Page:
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Opinions April 10, 2013

April 10, 2013
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7th Circuit Court of Appeals
Kevin B. McCarthy, et al., and Langsenkamp Family Apostolate, et al. v. Patricia Ann Fuller, et al.
12-2157, 12-2257, 12-2262
U.S. District Court, Southern District of Indiana, Indianapolis Division, Judge William T. Lawrence.
Civil. The District Court’s denial of McCarthy’s motion that the court take judicial notice of the Holy See’s rulings on Fuller’s status in the Roman Catholic Church is reversed, with a reminder to the district court that federal courts are not empowered to decide (or to allow juries to decide) religious questions. The other two appeals are dismissed.

Indiana Court of Appeals
Valentin Escobedo v. State of Indiana
71A03-1202-CR-60
Criminal. Affirms convictions and sentence for Class A felony battery and Class D felony neglect of a dependent. The trial court did not abuse its discretion by allowing Dr. Stephens to testify while limiting his testimony or in allowing the state to present rebuttal evidence.

Harold Haggerty v. Hoosier Energy Rural Electric Cooperative, Inc.; Merom Generating Station
77A01-1206-CT-293
Civil tort. Affirms grant of summary judgment to Hoosier Energy Rural Electric Cooperative Inc. on Haggerty’s negligence claim. Hoosier Energy successfully negated the element of duty in Haggerty’s negligence claim.

In the Matter of A.W. & C.S., Children in Need of Services; and L.D., Mother v. The Indiana Dept. of Child Services (NFP)
49A02-1208-JC-692
Juvenile. Affirms determination that the two minor children are children in need of services.

Jake E. Estes v. State of Indiana (NFP)

39A01-1205-CR-214
Criminal.  Affirms conviction and sentence for dealing in marijuana as a Class D felony. Reverses and remands with instructions that the court vacate Estes’ conviction of possession of marijuana as a Class D felony based on double jeopardy principles. Judge Bailey dissents.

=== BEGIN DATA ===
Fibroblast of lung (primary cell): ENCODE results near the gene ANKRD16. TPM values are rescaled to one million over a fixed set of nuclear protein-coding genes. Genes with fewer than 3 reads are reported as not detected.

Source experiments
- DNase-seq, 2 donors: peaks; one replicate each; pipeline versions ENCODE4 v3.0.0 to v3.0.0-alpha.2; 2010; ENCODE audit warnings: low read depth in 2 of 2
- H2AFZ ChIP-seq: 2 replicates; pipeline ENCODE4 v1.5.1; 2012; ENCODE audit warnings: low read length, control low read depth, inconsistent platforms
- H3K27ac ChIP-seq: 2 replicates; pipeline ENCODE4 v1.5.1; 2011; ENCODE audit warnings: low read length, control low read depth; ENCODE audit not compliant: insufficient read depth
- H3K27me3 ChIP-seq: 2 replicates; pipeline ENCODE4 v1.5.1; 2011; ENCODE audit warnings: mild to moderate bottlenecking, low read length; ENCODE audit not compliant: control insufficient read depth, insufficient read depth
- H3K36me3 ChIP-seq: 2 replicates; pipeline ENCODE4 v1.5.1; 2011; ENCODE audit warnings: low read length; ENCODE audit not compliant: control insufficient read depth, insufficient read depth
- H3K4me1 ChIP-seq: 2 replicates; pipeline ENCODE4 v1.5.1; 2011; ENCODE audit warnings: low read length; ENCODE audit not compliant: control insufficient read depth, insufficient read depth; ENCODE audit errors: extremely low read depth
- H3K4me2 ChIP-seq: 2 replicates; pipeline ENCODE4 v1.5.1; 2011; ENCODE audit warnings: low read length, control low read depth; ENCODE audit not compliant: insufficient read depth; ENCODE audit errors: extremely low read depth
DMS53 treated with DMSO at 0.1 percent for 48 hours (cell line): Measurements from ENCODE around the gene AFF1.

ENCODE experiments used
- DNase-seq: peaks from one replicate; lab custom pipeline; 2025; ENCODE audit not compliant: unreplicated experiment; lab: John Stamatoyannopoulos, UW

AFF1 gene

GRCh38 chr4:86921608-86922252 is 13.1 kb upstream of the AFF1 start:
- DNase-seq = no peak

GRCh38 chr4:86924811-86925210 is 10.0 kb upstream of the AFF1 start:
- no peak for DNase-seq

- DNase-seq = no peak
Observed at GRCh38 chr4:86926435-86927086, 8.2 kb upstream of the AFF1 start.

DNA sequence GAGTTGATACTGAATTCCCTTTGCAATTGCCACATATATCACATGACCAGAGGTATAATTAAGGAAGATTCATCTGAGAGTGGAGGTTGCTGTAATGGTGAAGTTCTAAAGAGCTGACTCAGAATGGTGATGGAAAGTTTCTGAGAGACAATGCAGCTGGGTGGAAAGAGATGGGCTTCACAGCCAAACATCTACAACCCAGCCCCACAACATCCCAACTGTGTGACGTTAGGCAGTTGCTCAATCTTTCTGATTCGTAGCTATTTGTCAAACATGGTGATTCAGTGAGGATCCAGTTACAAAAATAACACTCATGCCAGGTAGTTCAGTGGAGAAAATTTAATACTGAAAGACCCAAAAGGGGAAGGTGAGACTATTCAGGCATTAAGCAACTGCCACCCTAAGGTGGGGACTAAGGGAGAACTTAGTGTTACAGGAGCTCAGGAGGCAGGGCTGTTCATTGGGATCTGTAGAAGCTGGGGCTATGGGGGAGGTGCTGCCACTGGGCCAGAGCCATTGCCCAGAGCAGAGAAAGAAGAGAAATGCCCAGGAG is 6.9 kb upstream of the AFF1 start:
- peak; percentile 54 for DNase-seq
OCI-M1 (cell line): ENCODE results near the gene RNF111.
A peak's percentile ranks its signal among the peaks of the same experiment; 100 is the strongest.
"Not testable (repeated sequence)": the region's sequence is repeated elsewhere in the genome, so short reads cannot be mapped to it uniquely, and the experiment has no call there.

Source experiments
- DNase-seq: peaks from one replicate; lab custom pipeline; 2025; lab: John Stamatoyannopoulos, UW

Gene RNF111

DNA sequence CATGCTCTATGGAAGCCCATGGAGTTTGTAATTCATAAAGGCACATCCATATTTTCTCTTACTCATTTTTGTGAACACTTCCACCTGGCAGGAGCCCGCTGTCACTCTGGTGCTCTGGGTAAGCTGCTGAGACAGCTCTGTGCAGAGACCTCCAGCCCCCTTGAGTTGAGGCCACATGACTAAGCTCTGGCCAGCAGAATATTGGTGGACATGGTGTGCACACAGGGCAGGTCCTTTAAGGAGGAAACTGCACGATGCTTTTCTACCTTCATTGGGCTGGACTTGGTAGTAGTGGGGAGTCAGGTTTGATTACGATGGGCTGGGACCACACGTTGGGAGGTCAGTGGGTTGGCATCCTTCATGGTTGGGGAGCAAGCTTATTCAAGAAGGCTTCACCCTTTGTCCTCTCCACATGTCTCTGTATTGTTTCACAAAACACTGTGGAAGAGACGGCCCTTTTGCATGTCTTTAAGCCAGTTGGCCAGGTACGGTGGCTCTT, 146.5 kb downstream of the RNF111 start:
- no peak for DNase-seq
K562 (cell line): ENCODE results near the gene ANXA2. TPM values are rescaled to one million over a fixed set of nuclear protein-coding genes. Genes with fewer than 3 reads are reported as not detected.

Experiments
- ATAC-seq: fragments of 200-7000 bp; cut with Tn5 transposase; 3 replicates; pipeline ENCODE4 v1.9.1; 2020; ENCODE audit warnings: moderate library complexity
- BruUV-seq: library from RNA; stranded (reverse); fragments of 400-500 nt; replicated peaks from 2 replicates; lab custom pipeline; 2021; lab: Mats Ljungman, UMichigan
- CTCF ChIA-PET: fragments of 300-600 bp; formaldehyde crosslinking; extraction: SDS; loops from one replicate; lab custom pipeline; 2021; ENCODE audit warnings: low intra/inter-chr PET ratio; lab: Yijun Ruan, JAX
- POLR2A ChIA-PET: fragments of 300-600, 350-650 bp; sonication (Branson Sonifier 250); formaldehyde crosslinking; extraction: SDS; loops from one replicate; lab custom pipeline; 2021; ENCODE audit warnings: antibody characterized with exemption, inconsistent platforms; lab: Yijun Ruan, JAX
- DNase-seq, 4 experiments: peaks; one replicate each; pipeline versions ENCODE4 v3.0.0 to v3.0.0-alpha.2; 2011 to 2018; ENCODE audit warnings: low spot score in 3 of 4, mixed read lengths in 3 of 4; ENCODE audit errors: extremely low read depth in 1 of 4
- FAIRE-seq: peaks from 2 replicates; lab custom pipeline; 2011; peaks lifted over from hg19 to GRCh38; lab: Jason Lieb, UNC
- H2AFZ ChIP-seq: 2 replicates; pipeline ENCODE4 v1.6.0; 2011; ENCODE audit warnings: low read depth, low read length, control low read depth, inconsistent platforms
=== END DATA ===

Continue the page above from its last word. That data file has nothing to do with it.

Timothy Miller v. State of Indiana (NFP)
06A04-1211-PC-591
Post conviction. Affirms denial of petition for post-conviction relief.

Jeff Rolston and Jana Rolston v. Brad's Realty and Property Management, LLC, and Dan L. Bradbury (NFP)
20A04-1209-CC-489
Civil collection. Affirms denial of the Rolstons’ motion to correct error on the judgment denying their claim for fraud, and the denial of Brad’s Realty’s motion to have the Rolstons pay attorney fees.

Demetrius Damon Taylor v. State of Indiana (NFP)
32A01-1205-CR-230
Criminal. Affirms convictions of Class A felony rape, Class B felony criminal confinement enhanced because of the use of a firearm, Class D felony criminal recklessness, Class B felony robbery, Class A felony burglary, two counts of Class D felony theft and determination Taylor is a habitual offender.

Kevin Hester v. State of Indiana (NFP)
49A02-1205-CR-381
Criminal. Affirms sentence for murder.

The Indiana Supreme Court and Tax Court posted no opinions by IL deadline.
 

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  1. Frankly, it is tragic that you are even considering going to an expensive, unaccredited "law school." It is extremely difficult to get a job with a degree from a real school. If you are going to make the investment of time, money, and tears into law school, it should not be to a place that won't actually enable you to practice law when you graduate.

  2. As a lawyer who grew up in Fort Wayne (but went to a real law school), it is not that hard to find a mentor in the legal community without your school's assistance. One does not need to pay tens of thousands of dollars to go to an unaccredited legal diploma mill to get a mentor. Having a mentor means precisely nothing if you cannot get a job upon graduation, and considering that the legal job market is utterly terrible, these students from Indiana Tech are going to be adrift after graduation.

  3. 700,000 to 800,000 Americans are arrested for marijuana possession each year in the US. Do we need a new justice center if we decriminalize marijuana by having the City Council enact a $100 fine for marijuana possession and have the money go towards road repair?

  4. I am sorry to hear this.

  5. I tried a case in Judge Barker's court many years ago and I recall it vividly as a highlight of my career. I don't get in federal court very often but found myself back there again last Summer. We had both aged a bit but I must say she was just as I had remembered her. Authoritative, organized and yes, human ...with a good sense of humor. I also appreciated that even though we were dealing with difficult criminal cases, she treated my clients with dignity and understanding. My clients certainly respected her. Thanks for this nice article. Congratulations to Judge Barker for reaching another milestone in a remarkable career.

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